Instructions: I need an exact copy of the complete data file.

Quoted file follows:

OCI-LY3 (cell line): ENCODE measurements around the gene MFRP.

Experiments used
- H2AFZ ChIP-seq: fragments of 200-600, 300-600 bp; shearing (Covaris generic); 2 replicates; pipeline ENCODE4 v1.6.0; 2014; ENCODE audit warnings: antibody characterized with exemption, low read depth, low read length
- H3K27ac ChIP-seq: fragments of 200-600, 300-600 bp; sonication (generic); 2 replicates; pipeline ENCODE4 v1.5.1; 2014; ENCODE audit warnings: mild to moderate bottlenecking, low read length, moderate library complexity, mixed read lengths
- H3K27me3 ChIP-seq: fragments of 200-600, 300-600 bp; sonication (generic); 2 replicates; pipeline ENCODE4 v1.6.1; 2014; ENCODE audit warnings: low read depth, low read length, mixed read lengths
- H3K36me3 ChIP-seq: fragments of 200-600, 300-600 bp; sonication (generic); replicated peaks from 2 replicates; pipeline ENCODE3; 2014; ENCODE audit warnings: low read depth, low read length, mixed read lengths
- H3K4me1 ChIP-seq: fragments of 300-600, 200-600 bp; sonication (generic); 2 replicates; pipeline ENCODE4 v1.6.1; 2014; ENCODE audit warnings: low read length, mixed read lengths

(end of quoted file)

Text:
OCI-LY3 (cell line): ENCODE measurements around the gene MFRP.

Experiments used
- H2AFZ ChIP-seq: fragments of 200-600, 300-600 bp; shearing (Covaris generic); 2 replicates; pipeline ENCODE4 v1.6.0; 2014; ENCODE audit warnings: antibody characterized with exemption, low read depth, low read length
- H3K27ac ChIP-seq: fragments of 200-600, 300-600 bp; sonication (generic); 2 replicates; pipeline ENCODE4 v1.5.1; 2014; ENCODE audit warnings: mild to moderate bottlenecking, low read length, moderate library complexity, mixed read lengths
- H3K27me3 ChIP-seq: fragments of 200-600, 300-600 bp; sonication (generic); 2 replicates; pipeline ENCODE4 v1.6.1; 2014; ENCODE audit warnings: low read depth, low read length, mixed read lengths
- H3K36me3 ChIP-seq: fragments of 200-600, 300-600 bp; sonication (generic); replicated peaks from 2 replicates; pipeline ENCODE3; 2014; ENCODE audit warnings: low read depth, low read length, mixed read lengths
- H3K4me1 ChIP-seq: fragments of 300-600, 200-600 bp; sonication (generic); 2 replicates; pipeline ENCODE4 v1.6.1; 2014; ENCODE audit warnings: low read length, mixed read lengths